- Fixed Shade vs. Variable Shade Auto-darkening Welding Helmets: No matter which style of shade you chose, you’ll have to choose a power source. If you’re a DIYer or need a mask to make repairs around the house or fix your kids’ bikes, you might only need one welding helmet, and then a fixed shade helmet would do. However, if you work in a fabrication shop or on construction sites, it likely makes more sense to go with a more expensive variable shade welding helmet.
Fixed Shade Welding Helmet
With a fixed shade helmet, the lens darkens automatically to one shade level—often a #10. While this new technology was great at first, many quickly realized that you’re limited to welding that only uses a #10.
Since the lens can’t be adjusted, you’ll need multiple helmets in different shades if you regularly work with different types and sizes of materials.
For some, though, this one lens shade might be okay. If you’re a DIYer or need the mask for small fixes, this helmet will do just fine.
However, if you work in a fabrication shop or on construction sites, it likely makes more sense to go with a more expensive variable shade welding helmet.
FIXED SHADE HELMET: Best for those working with only one weld or casual welders.
Variable Shade Lens Welding Helmet
A variable shade lens helmet is a step up from its fixed shade counterpart and extremely versatile.
Most variable shade helmets can easily adjust the lens shade anywhere from #8 to #13. Rather than buying multiple helmets to complete different types of projects, you can invest in just one quality welding helmet.
One thing to note here is that a variable shade welding helmet is the most expensive kind. But since it will help improve your productivity and you won’t have to buy multiple helmets, the cost is easily justified.
Another cost to consider is batteries. If you go with a battery-powered helmet (which we review below), you’ll want to invest in a set of quality rechargeable batteries and make sure you always have a spare set on hand that’s ready to go. If you go with a solar-powered one, you won’t need to purchase batteries regularly.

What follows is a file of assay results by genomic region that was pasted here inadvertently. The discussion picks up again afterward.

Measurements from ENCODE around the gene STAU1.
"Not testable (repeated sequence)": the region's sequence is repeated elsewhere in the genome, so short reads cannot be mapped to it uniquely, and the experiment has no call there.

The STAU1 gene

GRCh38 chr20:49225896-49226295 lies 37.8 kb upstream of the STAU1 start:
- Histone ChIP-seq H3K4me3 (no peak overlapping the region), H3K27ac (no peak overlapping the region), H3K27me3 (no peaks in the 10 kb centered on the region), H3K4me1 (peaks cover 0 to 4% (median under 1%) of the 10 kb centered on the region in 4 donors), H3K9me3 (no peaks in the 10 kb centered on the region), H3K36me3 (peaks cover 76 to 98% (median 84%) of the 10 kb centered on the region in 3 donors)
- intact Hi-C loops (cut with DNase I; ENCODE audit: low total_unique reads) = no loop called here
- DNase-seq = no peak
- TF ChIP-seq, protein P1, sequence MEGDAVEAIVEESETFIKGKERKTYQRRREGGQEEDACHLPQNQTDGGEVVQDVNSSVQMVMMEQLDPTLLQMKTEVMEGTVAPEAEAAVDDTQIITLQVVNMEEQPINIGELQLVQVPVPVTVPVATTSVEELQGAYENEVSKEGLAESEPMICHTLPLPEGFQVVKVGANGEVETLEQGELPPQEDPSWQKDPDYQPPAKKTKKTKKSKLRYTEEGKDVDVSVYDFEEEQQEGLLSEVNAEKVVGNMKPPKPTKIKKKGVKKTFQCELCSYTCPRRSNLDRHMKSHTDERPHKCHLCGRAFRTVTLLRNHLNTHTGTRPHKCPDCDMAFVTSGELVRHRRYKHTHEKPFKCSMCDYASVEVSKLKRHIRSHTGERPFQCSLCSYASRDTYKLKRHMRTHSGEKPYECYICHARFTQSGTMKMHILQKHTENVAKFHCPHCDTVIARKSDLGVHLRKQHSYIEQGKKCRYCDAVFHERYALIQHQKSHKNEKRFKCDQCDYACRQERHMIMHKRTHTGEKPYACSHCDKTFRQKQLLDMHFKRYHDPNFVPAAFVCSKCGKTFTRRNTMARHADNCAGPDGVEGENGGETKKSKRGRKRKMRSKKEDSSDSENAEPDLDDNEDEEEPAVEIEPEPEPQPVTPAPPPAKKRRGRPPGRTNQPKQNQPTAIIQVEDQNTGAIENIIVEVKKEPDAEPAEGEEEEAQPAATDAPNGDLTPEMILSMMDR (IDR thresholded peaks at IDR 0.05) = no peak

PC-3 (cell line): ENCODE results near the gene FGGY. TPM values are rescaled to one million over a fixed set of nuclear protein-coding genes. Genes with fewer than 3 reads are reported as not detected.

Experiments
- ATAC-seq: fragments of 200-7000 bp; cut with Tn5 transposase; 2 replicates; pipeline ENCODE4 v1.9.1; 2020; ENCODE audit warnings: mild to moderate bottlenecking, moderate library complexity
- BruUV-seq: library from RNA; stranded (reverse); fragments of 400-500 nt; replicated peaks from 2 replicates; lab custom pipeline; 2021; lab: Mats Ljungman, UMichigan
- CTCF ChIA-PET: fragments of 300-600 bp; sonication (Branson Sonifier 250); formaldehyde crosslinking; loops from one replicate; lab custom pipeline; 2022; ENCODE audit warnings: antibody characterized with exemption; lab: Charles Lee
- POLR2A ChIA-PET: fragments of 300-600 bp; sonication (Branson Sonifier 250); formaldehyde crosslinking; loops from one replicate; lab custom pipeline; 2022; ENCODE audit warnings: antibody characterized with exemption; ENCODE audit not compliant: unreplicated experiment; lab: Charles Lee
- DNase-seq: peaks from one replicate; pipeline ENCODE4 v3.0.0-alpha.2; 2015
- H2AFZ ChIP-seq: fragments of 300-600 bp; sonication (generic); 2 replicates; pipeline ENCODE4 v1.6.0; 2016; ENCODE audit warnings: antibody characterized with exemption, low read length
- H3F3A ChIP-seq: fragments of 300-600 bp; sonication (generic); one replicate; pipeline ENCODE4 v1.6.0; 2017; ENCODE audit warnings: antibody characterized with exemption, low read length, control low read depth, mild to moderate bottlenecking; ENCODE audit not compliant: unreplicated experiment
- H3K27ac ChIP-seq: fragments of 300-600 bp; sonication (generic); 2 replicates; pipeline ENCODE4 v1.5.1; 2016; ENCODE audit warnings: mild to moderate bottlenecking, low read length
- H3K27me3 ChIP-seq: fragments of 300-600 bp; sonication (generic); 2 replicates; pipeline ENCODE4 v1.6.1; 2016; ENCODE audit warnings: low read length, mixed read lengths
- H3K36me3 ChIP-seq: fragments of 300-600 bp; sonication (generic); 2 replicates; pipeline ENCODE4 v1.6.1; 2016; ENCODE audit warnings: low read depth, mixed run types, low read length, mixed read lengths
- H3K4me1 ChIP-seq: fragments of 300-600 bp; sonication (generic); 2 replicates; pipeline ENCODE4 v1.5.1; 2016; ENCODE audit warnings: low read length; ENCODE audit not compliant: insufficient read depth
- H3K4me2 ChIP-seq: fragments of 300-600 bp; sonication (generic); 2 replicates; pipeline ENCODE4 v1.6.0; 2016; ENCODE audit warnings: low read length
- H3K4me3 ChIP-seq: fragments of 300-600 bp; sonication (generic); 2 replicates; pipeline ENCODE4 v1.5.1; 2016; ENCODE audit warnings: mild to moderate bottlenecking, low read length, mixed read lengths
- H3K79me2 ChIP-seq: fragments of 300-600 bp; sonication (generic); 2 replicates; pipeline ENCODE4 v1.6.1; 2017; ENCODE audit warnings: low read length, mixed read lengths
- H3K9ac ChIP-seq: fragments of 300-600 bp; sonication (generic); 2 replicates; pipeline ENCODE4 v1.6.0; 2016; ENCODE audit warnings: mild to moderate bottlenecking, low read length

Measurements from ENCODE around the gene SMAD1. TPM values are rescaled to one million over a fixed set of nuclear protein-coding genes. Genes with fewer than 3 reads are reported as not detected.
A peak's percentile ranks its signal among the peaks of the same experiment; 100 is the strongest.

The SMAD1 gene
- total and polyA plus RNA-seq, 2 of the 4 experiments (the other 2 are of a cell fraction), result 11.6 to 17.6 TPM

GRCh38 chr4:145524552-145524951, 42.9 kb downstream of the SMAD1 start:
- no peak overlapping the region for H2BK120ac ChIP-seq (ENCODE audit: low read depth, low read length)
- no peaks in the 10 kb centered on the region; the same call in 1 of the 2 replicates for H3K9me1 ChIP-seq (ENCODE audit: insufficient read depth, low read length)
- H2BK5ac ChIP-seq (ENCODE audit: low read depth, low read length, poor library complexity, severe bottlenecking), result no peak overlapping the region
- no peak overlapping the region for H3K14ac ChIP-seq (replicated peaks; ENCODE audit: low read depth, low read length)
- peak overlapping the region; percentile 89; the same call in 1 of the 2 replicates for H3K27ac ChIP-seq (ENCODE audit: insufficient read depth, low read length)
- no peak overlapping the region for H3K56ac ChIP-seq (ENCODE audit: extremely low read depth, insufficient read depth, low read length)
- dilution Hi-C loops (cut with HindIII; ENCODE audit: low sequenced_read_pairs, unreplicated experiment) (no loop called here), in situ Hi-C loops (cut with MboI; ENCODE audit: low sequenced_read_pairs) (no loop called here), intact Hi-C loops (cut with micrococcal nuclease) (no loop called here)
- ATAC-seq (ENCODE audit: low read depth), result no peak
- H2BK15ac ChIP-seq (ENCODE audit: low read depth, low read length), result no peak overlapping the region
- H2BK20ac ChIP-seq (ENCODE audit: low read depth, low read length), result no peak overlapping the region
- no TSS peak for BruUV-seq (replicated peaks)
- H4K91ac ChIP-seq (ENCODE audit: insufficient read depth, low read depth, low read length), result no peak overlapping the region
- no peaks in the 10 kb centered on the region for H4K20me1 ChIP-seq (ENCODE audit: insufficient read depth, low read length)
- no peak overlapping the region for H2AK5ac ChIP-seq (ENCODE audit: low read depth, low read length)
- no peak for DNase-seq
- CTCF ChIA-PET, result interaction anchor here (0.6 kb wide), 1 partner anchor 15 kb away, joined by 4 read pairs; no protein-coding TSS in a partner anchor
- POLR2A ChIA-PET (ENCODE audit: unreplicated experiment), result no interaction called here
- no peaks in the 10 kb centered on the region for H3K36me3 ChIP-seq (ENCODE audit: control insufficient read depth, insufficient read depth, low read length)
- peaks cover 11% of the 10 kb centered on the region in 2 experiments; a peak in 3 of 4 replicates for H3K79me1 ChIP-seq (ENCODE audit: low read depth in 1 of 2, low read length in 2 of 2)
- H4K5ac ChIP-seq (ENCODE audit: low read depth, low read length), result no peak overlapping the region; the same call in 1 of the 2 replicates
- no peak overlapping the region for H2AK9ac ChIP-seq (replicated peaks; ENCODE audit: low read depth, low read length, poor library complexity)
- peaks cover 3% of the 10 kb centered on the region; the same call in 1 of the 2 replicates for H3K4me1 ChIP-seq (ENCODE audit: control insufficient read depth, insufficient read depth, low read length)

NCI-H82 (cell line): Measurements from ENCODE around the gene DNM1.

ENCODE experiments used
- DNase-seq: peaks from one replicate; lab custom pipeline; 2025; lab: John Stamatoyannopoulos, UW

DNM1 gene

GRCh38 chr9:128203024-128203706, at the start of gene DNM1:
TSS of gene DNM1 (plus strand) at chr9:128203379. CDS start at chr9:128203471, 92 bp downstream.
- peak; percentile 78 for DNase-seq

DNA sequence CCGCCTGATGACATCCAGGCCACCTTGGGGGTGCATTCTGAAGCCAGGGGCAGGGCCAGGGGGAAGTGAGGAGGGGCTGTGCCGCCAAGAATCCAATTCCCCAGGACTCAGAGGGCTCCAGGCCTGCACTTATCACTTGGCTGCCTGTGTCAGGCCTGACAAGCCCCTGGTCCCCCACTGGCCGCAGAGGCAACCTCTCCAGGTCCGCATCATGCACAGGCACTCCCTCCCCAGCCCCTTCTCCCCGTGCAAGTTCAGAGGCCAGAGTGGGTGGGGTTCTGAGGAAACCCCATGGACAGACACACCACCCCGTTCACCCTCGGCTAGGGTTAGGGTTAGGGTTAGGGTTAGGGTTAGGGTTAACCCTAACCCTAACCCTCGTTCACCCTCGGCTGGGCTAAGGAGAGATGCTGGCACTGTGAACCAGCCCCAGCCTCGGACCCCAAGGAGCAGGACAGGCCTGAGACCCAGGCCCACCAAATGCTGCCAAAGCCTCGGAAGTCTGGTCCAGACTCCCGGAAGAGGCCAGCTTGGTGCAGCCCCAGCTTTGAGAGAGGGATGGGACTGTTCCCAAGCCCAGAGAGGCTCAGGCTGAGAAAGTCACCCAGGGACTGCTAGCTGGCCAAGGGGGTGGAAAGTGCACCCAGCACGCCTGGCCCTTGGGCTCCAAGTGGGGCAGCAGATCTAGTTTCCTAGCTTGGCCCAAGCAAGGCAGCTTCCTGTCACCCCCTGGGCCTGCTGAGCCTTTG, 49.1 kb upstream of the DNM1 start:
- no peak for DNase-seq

Note that there are batteries in a solar-powered helmet that you may need to replace every 2-3 years.
VARIABLE SHADE HELMET: Best for professionals since the shades can adjust easily by twisting a knob.
Battery-Powered Auto-darkening Welding Helmets
When it comes to workflow and productivity, any fabrication shop owner will agree that battery-powered helmets help welders work faster. With this type of helmet, you only need to stop working if it’s time to change the batteries out. Even then, it only takes a minute before you’re back to welding.
Most battery-powered helmets require a pair of standard AAA or AA batteries to work properly. Some welders choose to have a set of rechargeable batteries in their helmets, and others use single-charge batteries.
Both fixed shade and variable shade come with the battery-powered option.
Advantages: You never have to wait for a charge, and you can control the power
One of the big advantages a battery-powered helmet has over a solar-powered one is you don’t need to spend time waiting for a charge when the batteries in the helmet die. Of course, this means that you have a spare set of rechargeable batteries ready to go.
Another nice thing about this type of helmet is the control you have over the power. Many of the newer battery-powered welding helmets on the market have power indicators on the LED screen. When the helmet is in use, you can see how much of a charge you have left before the batteries die.
When you’re making adjustments, prepping, or cleaning up your work—it’s easy to turn the helmet off, so you aren’t wasting battery power.
Disadvantages: The batteries die frequently and can be a hassle
Depending on how much welding you do, you will need to regularly buy replacement batteries for the helmet (although you could figure out a system with rechargeable batteries).
With a battery-powered helmet, it’s easy to forget to turn the power switch off and have the helmet die. If you’re out working in the field and this happens, your day on the job site could end early, or you’ll be making a trip back to the hardware store if you don’t have any spares on hand.
BATTERY-POWERED HELMET: Best for professionals who don’t work outside often.
Solar-Powered Auto-darkening Welding Helmets